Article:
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Chechens in Ukraine Capture Public Interest

Chechen leader Ramzan Kadyrov.

Amid deadly clashes between pro-Russian separatists and Ukrainian security forces in eastern Ukraine, reports that militants from the Russian republic of Chechnya have joined the insurgents have been buzzing on Russian social media for weeks.

As videos and photos purportedly showing Chechen militants in Ukraine emerged on the web, their presence — which has not been confirmed by Russian state organs — has garnered vast public attention, both in Russia and abroad.

In Russia, this attention is attributable, in part, to the psychological associations people have toward Chechens, even years after the end of the Chechen wars, according to analysts.

"Both Chechen wars marked the Russian collective imagination," said Ivan Sukhov, a Moscow journalist specialized on Caucasus issues. "It was a truly dramatic story, and this trauma remains in Russian society. This is why Chechen fighters gain immediate resonance with the public."

Chechen separatists and Islamic radicals, who waged two bloody wars against Moscow and have taken responsibility for a number of terrorist attacks throughout Russia over the past two decades, have forged a reputation as fierce fighters.

Chechen militants who struck in Moscow and other Russian cities under the leadership of Doku Umarov, Russia's most wanted man who was killed earlier this year, have been "wheeled around to breed fear, to draw attention," said Tanya Lokshina, Russia program director at Human Rights Watch.

Forces run by pro-Moscow Chechen leader Ramzan Kadyrov have also become a notoriously fearsome group routinely associated over the past decade with demonstrative violence, torture and extrajudicial killings.

On Wednesday, Kadyrov denied that his men were involved in the violence in Ukraine, though he conceded that there could be maverick Chechen volunteers among the separatist insurgents there.

"There are 3 million Chechens and two-thirds of them live outside the republic, including in the West," Kadyrov wrote on Instagram. "We cannot and should not know where each one of them goes."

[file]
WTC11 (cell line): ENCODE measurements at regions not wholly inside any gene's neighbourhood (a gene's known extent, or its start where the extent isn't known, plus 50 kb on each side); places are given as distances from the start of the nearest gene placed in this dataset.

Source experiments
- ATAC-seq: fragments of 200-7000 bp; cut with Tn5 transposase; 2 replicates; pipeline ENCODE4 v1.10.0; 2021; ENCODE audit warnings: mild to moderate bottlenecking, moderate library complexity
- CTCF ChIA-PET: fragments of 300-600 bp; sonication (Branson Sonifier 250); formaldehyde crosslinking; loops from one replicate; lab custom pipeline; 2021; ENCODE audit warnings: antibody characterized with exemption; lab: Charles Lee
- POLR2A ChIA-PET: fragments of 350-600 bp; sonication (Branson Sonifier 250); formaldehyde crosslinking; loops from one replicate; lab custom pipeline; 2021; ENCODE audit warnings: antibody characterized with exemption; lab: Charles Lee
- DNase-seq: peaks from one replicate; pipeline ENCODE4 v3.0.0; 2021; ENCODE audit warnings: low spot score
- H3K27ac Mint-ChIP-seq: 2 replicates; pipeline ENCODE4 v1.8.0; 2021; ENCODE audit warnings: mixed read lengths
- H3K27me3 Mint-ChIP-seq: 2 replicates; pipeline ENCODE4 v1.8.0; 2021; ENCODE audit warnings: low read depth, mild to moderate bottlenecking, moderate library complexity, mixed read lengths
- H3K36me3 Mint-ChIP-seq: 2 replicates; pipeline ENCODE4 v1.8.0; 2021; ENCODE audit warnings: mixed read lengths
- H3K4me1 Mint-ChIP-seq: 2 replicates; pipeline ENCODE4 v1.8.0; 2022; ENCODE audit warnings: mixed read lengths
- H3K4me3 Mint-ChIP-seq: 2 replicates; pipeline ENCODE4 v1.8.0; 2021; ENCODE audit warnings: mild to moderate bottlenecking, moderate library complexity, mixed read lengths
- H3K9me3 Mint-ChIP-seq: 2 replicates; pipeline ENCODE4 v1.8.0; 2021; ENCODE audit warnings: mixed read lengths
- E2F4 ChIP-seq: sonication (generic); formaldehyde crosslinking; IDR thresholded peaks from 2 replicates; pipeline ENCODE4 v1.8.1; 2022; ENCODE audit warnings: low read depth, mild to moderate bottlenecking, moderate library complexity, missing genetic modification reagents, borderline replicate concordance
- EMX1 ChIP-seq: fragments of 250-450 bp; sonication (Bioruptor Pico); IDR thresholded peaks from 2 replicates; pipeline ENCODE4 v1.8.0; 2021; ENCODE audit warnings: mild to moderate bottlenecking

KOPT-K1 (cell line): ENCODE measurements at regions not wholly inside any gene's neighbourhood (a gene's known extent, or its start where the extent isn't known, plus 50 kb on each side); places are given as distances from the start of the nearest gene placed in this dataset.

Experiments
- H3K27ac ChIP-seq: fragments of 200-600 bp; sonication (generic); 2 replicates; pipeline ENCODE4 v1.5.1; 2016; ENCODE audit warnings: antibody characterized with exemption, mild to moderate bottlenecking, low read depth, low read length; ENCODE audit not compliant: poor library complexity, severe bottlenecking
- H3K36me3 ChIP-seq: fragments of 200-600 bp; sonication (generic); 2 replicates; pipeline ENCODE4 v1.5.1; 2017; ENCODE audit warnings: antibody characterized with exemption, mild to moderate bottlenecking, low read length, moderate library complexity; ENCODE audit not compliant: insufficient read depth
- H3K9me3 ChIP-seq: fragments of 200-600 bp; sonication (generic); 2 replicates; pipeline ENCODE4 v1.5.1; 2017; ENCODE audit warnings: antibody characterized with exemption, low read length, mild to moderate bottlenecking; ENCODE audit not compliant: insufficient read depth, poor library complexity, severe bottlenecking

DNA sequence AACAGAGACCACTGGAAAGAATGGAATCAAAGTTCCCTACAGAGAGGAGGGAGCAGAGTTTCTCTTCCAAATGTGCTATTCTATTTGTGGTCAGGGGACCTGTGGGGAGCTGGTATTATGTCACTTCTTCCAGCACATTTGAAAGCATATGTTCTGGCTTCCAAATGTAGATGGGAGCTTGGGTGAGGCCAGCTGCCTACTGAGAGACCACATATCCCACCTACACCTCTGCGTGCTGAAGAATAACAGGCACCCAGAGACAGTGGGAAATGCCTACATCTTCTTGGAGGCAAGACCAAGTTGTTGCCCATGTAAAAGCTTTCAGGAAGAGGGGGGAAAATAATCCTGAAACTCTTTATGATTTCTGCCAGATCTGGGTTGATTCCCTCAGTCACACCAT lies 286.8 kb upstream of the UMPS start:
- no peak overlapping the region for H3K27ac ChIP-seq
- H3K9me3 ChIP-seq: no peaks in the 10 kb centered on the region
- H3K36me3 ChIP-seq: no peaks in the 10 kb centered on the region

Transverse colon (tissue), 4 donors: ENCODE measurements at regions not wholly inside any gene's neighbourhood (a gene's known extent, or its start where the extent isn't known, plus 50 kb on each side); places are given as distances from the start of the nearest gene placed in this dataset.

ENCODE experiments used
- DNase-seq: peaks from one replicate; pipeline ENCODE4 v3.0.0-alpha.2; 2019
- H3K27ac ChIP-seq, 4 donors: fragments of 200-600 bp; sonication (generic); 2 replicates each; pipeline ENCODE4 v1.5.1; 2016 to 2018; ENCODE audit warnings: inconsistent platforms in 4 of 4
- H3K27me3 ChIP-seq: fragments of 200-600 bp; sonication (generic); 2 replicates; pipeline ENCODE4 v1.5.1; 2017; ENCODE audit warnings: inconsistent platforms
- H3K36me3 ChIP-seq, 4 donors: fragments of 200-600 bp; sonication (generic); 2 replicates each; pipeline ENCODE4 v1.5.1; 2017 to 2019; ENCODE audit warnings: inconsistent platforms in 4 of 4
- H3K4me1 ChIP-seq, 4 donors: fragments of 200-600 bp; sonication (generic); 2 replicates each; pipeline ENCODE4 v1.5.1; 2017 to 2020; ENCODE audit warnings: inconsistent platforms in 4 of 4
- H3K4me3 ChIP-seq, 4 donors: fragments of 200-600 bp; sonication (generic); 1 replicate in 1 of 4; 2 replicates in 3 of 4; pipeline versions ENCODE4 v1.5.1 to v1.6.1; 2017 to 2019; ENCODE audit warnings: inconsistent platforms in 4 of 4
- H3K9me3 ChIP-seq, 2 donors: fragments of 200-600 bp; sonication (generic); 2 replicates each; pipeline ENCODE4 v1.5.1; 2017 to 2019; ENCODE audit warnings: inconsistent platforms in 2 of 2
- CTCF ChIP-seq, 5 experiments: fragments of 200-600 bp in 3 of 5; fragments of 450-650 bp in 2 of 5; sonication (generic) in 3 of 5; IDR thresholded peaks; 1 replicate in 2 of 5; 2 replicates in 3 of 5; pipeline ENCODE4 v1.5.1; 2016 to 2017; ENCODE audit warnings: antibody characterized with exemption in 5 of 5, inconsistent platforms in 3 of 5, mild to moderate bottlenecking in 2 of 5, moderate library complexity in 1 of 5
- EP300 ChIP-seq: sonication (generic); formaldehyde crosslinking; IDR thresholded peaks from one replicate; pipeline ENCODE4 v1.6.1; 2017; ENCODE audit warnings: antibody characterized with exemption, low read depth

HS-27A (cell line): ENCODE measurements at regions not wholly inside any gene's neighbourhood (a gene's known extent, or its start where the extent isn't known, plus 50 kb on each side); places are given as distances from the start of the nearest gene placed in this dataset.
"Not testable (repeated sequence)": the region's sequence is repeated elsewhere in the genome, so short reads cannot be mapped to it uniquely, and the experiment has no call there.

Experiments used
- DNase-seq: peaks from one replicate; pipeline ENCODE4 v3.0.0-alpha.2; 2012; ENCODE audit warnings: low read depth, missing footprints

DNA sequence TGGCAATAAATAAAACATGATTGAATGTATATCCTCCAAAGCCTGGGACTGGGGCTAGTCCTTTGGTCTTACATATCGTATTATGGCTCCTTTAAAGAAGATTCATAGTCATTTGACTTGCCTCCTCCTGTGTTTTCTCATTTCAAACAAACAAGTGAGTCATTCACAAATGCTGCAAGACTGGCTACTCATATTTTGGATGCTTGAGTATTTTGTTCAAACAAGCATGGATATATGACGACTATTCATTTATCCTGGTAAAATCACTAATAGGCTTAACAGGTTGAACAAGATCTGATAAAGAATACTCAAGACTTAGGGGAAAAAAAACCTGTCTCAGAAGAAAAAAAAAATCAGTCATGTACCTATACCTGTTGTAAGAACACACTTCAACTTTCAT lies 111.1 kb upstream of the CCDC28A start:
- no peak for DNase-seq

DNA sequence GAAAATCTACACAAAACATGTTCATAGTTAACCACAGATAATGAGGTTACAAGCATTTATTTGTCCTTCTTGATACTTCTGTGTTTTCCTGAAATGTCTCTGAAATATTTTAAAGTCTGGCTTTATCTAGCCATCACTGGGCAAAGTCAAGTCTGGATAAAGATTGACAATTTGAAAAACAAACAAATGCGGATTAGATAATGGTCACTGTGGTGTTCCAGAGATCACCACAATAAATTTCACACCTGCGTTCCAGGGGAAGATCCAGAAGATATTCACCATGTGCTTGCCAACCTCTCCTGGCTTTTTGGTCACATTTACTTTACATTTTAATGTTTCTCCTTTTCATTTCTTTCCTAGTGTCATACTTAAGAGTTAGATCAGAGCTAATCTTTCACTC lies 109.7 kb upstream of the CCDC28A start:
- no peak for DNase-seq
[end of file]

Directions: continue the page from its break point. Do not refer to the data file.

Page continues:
But the Russian public's interest in reports on Chechen militants does not only stem from their reputation as ruthless combatants, said Alexei Makarkin, deputy director of the Moscow-based think tank Center for Political Technologies.

"Russians' attitudes toward Chechens have evolved in the last few decades," Makarkin said. "During the Chechen wars, Chechens fought against Russia. With Kadyrov in power now, Chechens are viewed as being on the Russians' side, and for those who support the cause of the pro-Russian separatists in eastern Ukraine, reports of Chechen fighters are perceived as good news."

Makarkin said that Kadyrov's close ties to President Vladimir Putin, who has supported the Chechen leader since his accession to power in 2007, have led pro-Russian separatists and their supporters to believe Russia is taking an active part in fighting the Ukrainian security forces.

Lokshina, who was in eastern Ukraine earlier this week, said locals identify anyone among the pro-Russian separatists with a  "fierce appearance and tanned skin " as Chechens.

"The population jumps to conclusions about the identity of militants simply based on appearances," Lokshina said, suggesting that people there associate militants with Chechnya. "They call them Chechens and do not even consider that they could come from other parts of the Caucasus."

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